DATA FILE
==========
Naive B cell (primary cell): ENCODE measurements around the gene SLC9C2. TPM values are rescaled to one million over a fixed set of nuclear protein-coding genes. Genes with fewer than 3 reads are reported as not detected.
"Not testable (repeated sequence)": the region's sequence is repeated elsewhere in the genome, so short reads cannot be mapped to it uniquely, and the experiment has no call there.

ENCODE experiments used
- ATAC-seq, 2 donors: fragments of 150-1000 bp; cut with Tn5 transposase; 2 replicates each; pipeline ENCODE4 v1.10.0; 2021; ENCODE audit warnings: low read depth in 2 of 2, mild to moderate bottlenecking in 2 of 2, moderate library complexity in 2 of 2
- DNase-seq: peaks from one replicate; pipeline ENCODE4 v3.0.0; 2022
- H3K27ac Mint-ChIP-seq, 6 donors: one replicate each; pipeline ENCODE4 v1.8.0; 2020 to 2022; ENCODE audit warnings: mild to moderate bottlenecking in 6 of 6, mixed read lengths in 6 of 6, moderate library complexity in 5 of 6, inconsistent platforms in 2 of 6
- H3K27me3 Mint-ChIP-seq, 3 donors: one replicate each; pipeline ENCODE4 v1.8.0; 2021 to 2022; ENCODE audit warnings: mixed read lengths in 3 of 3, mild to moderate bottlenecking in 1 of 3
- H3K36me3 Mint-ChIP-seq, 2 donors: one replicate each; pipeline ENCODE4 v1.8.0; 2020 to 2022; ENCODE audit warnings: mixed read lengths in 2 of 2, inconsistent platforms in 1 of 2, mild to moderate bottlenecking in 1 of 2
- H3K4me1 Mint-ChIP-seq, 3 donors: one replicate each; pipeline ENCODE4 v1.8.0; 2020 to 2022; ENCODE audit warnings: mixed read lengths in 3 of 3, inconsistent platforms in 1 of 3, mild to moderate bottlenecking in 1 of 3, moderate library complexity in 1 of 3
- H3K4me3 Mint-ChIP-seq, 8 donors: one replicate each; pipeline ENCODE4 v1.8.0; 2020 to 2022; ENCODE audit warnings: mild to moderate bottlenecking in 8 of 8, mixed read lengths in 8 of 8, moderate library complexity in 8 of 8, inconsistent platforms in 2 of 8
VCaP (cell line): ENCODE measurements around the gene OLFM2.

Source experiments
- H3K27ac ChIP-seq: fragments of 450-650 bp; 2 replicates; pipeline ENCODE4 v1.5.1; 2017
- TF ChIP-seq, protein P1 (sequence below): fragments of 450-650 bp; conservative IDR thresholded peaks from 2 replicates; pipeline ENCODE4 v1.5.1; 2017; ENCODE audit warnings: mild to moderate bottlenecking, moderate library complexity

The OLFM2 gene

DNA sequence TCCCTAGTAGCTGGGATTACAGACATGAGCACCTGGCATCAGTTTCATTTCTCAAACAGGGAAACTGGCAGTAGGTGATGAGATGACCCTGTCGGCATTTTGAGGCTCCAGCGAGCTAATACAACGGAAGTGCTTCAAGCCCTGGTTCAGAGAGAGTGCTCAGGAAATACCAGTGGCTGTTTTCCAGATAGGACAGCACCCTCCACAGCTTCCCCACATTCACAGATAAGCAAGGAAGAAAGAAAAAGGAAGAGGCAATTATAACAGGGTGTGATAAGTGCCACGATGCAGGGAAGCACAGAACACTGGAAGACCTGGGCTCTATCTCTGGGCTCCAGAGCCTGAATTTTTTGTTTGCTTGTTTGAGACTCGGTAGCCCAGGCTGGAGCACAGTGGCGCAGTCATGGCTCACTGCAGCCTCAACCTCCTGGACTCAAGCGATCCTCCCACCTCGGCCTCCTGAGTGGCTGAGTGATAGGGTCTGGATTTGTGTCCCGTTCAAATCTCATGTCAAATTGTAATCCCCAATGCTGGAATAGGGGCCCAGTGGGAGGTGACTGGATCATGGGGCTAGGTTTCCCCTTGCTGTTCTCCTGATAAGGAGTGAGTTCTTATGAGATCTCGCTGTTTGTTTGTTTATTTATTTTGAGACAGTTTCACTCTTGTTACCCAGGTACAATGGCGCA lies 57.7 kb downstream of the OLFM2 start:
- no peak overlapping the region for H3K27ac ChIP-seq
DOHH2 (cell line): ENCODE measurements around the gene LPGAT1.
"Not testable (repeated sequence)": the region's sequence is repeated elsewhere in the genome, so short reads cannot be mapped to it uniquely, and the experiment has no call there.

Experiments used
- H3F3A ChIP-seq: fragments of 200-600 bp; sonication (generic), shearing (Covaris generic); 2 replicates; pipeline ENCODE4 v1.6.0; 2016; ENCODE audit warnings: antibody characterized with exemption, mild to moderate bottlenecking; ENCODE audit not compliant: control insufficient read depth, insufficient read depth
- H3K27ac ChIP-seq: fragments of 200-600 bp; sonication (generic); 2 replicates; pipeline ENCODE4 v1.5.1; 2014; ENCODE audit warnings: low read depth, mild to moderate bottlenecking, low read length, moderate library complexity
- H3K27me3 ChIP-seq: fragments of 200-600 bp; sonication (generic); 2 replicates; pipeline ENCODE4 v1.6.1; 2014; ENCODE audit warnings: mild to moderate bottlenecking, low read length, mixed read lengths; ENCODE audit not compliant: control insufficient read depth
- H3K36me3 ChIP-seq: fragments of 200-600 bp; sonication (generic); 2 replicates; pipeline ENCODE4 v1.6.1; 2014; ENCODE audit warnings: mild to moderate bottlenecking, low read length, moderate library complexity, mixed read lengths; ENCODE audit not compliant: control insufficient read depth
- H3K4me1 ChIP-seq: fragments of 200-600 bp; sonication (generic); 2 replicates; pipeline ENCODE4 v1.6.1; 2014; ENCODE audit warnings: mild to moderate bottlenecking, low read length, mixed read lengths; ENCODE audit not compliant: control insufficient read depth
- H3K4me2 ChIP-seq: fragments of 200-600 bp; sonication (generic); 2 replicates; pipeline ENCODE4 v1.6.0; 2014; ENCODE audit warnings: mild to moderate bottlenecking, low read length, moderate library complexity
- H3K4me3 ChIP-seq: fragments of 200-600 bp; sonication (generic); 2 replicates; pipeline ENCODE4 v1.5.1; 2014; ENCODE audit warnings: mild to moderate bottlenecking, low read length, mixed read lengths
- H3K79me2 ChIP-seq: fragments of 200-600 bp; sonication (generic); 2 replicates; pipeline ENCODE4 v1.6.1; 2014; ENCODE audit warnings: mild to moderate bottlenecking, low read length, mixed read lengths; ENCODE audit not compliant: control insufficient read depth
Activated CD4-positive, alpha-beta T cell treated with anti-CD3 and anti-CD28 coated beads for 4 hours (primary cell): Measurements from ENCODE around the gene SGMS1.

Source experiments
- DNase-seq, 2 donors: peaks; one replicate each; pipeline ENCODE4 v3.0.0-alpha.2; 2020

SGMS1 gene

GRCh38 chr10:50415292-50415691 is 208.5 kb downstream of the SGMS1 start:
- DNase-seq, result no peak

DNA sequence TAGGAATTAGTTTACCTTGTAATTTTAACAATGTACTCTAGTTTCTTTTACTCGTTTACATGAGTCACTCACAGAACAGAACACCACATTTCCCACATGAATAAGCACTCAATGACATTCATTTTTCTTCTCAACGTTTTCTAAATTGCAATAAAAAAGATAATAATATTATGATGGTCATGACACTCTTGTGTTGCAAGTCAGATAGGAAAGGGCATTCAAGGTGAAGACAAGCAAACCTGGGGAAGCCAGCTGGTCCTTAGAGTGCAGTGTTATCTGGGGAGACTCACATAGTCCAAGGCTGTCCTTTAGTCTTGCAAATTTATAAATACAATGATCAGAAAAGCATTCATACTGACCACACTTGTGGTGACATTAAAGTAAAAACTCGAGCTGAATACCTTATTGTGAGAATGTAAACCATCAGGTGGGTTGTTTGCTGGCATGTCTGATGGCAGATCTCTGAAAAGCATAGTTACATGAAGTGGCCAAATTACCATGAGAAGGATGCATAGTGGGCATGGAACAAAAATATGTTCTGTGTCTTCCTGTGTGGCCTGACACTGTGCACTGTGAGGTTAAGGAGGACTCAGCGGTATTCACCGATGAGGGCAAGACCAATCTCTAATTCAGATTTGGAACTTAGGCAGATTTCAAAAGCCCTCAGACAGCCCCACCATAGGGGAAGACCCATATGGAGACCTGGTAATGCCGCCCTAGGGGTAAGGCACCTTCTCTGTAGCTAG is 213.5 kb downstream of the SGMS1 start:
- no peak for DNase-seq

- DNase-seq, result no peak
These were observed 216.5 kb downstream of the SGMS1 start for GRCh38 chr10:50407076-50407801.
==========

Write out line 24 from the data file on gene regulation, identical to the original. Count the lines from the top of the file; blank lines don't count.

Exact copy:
- H3K36me3 ChIP-seq: fragments of 200-600 bp; sonication (generic); 2 replicates; pipeline ENCODE4 v1.6.1; 2014; ENCODE audit warnings: mild to moderate bottlenecking, low read length, moderate library complexity, mixed read lengths; ENCODE audit not compliant: control insufficient read depth